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Edward S. Finkelstein, former chairman and chief executive officer of R.H. Macy & Co., once a towering figure who orchestrated the rise of the retailer in the Seventies and Eighties, died Saturday at the age of 89.

He died of natural causes at his home in Thousand Oaks, Calif., his son Daniel said. A private family service will be held at a later date, according to his son, who said his father had been in ailing health in recent months.

This story first appeared in the June 2, 2014 issue of WWD. Subscribe Today.

“Ed Finkelstein was an innovator who shall be remembered for his many important contributions in building the Macy’s brand over the decades. His career was remarkable. The Macy’s, Inc. team extends our heartfelt sympathies to the Finkelstein family,” said Terry Lundgren, chairman and ceo of Macy’s, Inc.

A complex individual who could be willful and autocratic, Finkelstein nevertheless had a flair for showmanship and innovation. He pioneered The Cellar, a bustling format in the store for dinnerware, kitchen gadgets and food, first at Macy’s San Francisco flagship and subsequently at the Herald Square flagship in Manhattan. He developed a stable of private brands such as INC International Concepts and Charter Club that became industry models. And he would lure uptown socialites down to Herald Square with black-tie dinners that supported charities, spotlighted new departments or launched in-store happenings such as Macy’s annual flower show.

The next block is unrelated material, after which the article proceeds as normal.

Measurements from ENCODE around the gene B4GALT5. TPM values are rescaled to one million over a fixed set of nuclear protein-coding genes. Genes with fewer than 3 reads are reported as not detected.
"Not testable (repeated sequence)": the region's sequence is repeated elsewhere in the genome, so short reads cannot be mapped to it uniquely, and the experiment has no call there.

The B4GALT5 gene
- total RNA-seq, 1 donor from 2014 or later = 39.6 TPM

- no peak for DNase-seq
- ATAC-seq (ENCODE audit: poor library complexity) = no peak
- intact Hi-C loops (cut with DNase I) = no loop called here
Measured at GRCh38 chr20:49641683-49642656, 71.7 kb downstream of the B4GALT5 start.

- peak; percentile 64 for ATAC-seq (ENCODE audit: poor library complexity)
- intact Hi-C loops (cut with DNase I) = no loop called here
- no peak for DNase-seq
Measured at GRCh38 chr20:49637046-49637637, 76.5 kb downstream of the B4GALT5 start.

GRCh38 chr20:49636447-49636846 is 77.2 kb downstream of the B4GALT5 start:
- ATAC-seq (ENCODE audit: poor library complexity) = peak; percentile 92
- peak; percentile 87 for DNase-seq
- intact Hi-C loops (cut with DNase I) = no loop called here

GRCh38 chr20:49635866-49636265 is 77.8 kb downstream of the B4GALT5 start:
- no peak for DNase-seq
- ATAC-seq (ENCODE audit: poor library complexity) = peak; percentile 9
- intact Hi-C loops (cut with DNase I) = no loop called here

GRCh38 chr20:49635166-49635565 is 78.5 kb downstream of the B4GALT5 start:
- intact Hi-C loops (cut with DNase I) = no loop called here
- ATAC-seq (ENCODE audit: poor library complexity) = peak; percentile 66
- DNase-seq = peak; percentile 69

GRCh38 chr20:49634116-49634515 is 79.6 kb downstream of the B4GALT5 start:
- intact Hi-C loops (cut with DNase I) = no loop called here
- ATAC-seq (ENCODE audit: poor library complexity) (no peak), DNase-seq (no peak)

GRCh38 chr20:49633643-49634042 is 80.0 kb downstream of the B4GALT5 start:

Finkelstein was visionary in other respects too, though some of ideas never took off and were left for others to fully execute. Such was the case with Aéropostale, a concept for private label. Under Finkelstein, Aéropostale freestanding shops were introduced yet never evolved into a specialty force until it was sold off and a former Macy’s executive, Julian Geiger, grew the brand and took it public. Finkelstein was among the first to see the potential for American brands and retailers to enter China, and opened a store there after he left Macy’s, though the store eventually closed.

His maneuvers put a halo on a department store business that formerly lacked panache. He even for a stretch closed the image gap between Macy’s and the more fashionable, hipper Bloomingdale’s, instigating a spirited crosstown retail rivalry that peaked in the Eighties. And those that worked for Finkelstein felt part of a privileged retail pedigree.

“He was truly a merchandising genius with a remarkable, intuitive sense of what the customer wanted and — and even more incredibly — what they would want,” said Don Eugene, a former Macy’s chief financial officer and close lieutenant to Finkelstein for 20 years, now a partner at the Callydus Group LLC consulting firm. “His ability to recognize talent helped advance an untold number of people who have gone on to run major retail organizations,” including Millard “Mickey” Drexler, Art Reiner, Robert Friedman, Rose Marie Bravo, Frank Doroff and Hal Kahn.